Stargunn: Reviewing a Lost Gem
I was originally going to post a blog about the abundance of high quality music that can legally be found for free on the internet. But I guess that will have to wait for another time. Last week’s Shooter Jennings contest on this site got me going through my CDs. I began with Black Ribbons which hasn’t been very far from my stereo since it came out, then I went back to his three country-rock releases he recorded prior to Black Ribbons. Still not satisfied, I took out a CD that very few of you will have heard or even heard of: a 2001 EP entitled The Only Way Up is Down, Part 1 by a band called Stargunn.
Who exactly is Stargunn, you ask? Formed in 1997, they were Matt Reasor, Kevin Sciou and Carter Falco on guitar, Curtis Roach on bass, Lex Lipsitz on drums, and last but not least Shooter Jennings on piano and vocals. The band released two EPs in addition to The Only Way Up is Down– Live 2002 and 2003’s Making Up for Lost Tracks with Ammunition. I have heard neither of them, but judging from what I have heard I want to hear them.
The Only Way Up is Down begins with “Mustangs and Camaros”, a guitar-heavy Guns ‘n Roses-inspired track with good time party-ready lyrics about how “You can’t fuck in Mustangs and Camaros”. The band is really tight here and it is easy to see why they were at one time named one of the Top 100 Unsigned Acts by music industry insiders. And when I say this was inspired by G’nR, I am saying that if you heard the guitar solo while flipping through radio stations, you would wonder who Slash’s new band was.
The next track, “Nikki Stargunn” is a mid-tempo power ballad which sounds thematically similar to Bad Company’s “Shooting Star” from the mid-’70s. However, there is a decidedly Southern flavor to the music, including a Lynyrd Skynyrd-styled guitar solo.
The track “Sunset Boulevard” is the standout on the EP. Musically and lyrically, it could fit onto any of Shooter’s first three solo albums and would have been a standout on them as well. The piano-heavy track is about Stargunn’s struggle to find fame as a band based in Hollywood. “Now I wish I had my picture,” Shooter sings, “on the Rolling Stone today/And I wish that the Enquirer would spread a rumor that I was gay/And I wish I had some buddies, some movie stars and such/Cause I probably wouldn’t worry about the two of us as much/And I’d spend all my money on caviar and cocaine/And I would not remember how you broke my heart today”. I have been listening to this song non-stop for days and even if Stargunn’s music is never re-released to the masses, Shooter should record this one for one of his solo albums because it deserves to be heard.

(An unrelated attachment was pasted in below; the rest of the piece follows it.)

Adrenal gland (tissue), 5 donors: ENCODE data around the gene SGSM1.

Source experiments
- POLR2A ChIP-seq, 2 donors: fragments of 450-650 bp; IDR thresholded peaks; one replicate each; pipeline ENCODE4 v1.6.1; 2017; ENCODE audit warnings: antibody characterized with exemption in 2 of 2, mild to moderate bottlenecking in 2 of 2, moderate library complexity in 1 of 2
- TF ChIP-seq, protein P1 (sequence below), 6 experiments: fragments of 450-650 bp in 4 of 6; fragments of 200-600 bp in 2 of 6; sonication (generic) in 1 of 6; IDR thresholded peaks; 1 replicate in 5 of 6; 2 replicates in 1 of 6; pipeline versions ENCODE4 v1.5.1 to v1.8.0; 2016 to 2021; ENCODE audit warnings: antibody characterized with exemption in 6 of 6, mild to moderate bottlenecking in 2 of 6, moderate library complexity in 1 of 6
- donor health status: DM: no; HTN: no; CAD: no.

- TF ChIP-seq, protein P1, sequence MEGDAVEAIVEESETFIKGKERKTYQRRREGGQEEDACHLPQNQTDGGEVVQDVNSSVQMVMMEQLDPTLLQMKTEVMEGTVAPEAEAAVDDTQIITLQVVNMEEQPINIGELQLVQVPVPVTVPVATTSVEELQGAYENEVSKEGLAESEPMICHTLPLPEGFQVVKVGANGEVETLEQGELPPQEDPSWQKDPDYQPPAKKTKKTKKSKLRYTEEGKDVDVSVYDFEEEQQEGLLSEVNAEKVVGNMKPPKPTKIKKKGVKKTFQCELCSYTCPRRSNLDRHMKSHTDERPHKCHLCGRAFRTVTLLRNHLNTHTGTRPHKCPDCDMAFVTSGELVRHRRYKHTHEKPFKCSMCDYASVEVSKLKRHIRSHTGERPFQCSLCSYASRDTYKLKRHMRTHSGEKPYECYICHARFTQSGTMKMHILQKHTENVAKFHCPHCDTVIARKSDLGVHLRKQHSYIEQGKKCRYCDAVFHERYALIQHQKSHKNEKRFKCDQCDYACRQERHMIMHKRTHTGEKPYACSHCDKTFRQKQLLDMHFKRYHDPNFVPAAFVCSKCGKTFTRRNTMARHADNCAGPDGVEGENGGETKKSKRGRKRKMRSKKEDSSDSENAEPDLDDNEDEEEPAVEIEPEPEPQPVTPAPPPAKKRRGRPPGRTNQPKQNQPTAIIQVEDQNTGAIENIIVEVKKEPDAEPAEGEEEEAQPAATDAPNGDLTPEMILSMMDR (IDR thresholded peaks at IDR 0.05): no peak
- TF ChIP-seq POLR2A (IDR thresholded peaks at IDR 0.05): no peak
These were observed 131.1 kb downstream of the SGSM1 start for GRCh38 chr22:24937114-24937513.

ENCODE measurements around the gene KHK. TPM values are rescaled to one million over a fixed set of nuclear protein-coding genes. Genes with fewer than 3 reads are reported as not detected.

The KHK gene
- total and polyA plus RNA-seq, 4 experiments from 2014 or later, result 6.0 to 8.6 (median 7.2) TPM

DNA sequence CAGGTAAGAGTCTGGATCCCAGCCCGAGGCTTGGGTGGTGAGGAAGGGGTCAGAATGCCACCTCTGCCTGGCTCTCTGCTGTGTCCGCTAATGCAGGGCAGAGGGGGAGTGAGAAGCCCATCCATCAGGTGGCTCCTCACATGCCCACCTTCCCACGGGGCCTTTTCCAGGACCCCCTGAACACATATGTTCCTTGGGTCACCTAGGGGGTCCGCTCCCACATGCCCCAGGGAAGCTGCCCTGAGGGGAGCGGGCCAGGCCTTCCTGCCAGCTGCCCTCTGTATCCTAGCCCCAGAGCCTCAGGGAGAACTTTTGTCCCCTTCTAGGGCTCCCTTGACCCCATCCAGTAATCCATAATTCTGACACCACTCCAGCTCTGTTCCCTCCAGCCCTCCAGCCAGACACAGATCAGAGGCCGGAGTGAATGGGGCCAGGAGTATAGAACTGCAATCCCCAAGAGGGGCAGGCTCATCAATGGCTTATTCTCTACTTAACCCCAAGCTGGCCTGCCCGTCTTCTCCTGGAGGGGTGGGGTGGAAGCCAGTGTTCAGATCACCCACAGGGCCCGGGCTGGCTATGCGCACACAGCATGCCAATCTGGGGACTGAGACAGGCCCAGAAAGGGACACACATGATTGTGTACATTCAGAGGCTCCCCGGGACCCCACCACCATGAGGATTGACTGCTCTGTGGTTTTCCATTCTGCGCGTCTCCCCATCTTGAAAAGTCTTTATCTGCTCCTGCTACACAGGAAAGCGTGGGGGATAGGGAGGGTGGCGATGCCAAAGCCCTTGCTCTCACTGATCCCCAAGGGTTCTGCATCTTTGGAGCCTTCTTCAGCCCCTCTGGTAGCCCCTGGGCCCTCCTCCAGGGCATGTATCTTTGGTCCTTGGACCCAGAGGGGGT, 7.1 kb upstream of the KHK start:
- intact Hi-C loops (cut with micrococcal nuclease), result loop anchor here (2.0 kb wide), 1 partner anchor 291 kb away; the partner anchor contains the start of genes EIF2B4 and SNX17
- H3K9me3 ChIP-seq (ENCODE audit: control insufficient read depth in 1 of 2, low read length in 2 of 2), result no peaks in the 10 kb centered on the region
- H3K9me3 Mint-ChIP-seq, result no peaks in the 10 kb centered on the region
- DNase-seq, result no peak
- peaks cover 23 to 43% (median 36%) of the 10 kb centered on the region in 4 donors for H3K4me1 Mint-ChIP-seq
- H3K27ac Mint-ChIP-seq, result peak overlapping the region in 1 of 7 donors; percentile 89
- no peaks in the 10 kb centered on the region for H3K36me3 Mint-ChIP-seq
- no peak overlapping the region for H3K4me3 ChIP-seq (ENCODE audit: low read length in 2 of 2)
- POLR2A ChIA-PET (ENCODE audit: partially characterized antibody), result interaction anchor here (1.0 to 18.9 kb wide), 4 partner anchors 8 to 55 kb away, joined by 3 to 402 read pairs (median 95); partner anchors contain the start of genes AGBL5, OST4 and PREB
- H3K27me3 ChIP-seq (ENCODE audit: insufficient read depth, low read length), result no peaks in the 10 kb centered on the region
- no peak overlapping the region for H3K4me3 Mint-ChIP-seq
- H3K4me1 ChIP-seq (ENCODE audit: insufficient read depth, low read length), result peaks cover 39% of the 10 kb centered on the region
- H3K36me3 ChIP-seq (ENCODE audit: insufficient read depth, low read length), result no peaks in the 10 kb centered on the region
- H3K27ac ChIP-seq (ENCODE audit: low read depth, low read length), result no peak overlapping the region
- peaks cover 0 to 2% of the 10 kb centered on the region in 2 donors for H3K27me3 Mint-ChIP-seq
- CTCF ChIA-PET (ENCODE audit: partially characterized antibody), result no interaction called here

“The Voices Inside” follows and it is the tale of a “salesman from abroad” who, based on my interpretation is an allegory for Satan. The song’s narrator speaks of cheating spouses, a man who “murdered his own brother” and tells us that “there’s always hidden pleasures in ever shallow grave”. This mid-tempo Southern rock track is downright creepy.
“How Could You (Be So Cold)” follows and it sounds like late-period Bob Seger meets early Rolling Stones with some Leon Russell thrown in for good measure. Lyrical highlights include: “I don’t know where I’m goin’ but I hope I’m Heaven bound/Cause I know that where there’s angels your bitch ass won’t be found”.
The hard rocking “Sex and Drugs” is up next. There are hints of Skynyrd, Oasis, AC/DC, The Clash and other acts but all of these influences together sound like something unique. There is even an R&B horn section thrown in. Lyrics are about what you would expect from the title, but that’s not a bad thing. After all, not every song can be the next “Like a Rolling Stone”. We need a little “Wild Thing” once in a while too.
The EP closes with the Southern rock song “White Lines and Black Ties”. The lyrics are a forerunner of what was to come on Put the O Back in Country and especially Electric Rodeo and in fact, it wouldn’t have sounded too out of place on either. Basically, this is the kind of tune that needs to be cranked up to 11 and played on your car stereo with the windows rolled down. Several excellent guitar solos dominate the track.
And to think that this was just a debut.